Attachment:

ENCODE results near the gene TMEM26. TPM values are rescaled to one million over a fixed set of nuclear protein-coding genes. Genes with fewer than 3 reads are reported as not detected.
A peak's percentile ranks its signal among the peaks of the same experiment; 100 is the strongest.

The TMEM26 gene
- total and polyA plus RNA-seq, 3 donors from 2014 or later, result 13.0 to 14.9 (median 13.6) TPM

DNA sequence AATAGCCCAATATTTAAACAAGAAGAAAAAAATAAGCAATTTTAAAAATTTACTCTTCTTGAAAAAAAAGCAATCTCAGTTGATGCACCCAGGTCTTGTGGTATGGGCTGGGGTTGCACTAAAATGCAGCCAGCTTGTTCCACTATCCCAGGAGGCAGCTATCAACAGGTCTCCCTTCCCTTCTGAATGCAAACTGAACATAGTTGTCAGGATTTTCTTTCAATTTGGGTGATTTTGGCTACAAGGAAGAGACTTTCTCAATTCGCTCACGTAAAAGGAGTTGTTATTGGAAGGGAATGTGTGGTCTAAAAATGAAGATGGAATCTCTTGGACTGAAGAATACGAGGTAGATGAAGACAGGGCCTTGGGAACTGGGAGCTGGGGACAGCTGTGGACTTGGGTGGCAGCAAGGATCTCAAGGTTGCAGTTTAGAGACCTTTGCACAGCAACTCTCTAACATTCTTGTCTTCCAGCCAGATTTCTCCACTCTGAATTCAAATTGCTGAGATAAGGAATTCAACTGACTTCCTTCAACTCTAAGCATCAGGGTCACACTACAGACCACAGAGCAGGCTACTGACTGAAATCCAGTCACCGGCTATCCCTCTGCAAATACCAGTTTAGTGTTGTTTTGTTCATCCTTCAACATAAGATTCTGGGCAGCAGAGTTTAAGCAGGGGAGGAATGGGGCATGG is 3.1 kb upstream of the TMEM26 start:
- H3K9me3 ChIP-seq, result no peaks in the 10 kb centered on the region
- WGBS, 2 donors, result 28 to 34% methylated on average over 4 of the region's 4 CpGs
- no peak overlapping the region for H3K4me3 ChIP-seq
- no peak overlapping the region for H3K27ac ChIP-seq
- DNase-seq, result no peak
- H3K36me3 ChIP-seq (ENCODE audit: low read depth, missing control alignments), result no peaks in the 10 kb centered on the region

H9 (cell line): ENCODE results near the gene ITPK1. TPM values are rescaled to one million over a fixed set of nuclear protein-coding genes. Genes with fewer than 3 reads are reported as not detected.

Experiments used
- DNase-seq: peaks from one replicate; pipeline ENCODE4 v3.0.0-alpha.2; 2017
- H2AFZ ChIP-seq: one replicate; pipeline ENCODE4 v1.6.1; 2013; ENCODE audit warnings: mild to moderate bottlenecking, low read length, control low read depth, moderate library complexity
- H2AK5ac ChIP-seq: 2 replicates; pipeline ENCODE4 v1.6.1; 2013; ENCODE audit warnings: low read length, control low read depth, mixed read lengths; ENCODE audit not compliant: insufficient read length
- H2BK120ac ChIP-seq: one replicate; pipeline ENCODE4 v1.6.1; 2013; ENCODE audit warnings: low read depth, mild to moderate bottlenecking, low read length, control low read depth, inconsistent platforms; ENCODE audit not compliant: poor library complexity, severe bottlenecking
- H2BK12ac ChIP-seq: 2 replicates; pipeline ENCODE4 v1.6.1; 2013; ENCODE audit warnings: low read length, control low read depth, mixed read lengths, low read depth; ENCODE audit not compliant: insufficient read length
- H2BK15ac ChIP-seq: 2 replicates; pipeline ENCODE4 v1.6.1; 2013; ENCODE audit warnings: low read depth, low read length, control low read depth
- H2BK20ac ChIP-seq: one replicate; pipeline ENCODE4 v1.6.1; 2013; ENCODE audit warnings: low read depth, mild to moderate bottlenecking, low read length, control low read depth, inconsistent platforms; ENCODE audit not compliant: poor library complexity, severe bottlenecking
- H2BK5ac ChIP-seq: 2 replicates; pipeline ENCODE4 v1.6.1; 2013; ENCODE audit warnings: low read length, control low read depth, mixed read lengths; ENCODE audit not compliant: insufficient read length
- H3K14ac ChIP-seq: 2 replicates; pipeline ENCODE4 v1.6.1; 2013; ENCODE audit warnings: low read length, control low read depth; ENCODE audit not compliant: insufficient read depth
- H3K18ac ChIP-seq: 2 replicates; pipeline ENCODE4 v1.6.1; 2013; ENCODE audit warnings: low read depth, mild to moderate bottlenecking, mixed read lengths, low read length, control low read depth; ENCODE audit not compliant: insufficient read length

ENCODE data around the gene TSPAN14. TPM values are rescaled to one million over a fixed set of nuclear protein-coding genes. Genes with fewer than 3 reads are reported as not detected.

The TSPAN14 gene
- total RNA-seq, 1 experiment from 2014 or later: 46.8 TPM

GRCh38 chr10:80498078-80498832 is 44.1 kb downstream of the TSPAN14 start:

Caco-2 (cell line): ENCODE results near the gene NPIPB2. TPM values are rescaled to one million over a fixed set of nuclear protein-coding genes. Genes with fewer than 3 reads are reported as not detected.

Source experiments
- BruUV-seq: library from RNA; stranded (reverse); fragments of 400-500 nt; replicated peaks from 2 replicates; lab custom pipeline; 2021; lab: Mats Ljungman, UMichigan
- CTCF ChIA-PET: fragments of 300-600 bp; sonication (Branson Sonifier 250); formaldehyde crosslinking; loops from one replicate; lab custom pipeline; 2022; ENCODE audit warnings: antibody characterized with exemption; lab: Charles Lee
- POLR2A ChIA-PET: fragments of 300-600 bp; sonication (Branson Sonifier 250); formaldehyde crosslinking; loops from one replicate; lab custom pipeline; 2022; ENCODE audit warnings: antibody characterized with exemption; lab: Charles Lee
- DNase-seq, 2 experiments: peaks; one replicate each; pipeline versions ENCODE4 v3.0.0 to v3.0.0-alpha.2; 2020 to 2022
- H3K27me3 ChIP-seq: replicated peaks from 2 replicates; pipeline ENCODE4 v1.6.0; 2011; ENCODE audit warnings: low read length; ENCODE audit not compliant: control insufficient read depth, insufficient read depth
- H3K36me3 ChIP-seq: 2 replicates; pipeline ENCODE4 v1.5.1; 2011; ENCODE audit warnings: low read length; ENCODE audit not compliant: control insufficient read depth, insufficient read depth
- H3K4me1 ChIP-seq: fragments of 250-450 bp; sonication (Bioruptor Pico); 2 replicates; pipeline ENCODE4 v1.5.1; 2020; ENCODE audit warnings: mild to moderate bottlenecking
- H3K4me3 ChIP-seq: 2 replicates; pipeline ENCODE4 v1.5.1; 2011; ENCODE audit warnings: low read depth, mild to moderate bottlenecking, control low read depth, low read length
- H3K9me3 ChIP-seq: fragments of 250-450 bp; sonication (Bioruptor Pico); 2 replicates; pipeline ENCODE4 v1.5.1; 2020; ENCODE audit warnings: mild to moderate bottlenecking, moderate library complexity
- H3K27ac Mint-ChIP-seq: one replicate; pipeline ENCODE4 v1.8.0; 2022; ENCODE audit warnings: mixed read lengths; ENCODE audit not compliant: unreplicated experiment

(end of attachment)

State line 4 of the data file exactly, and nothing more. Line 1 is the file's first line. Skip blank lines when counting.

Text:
- total and polyA plus RNA-seq, 3 donors from 2014 or later, result 13.0 to 14.9 (median 13.6) TPM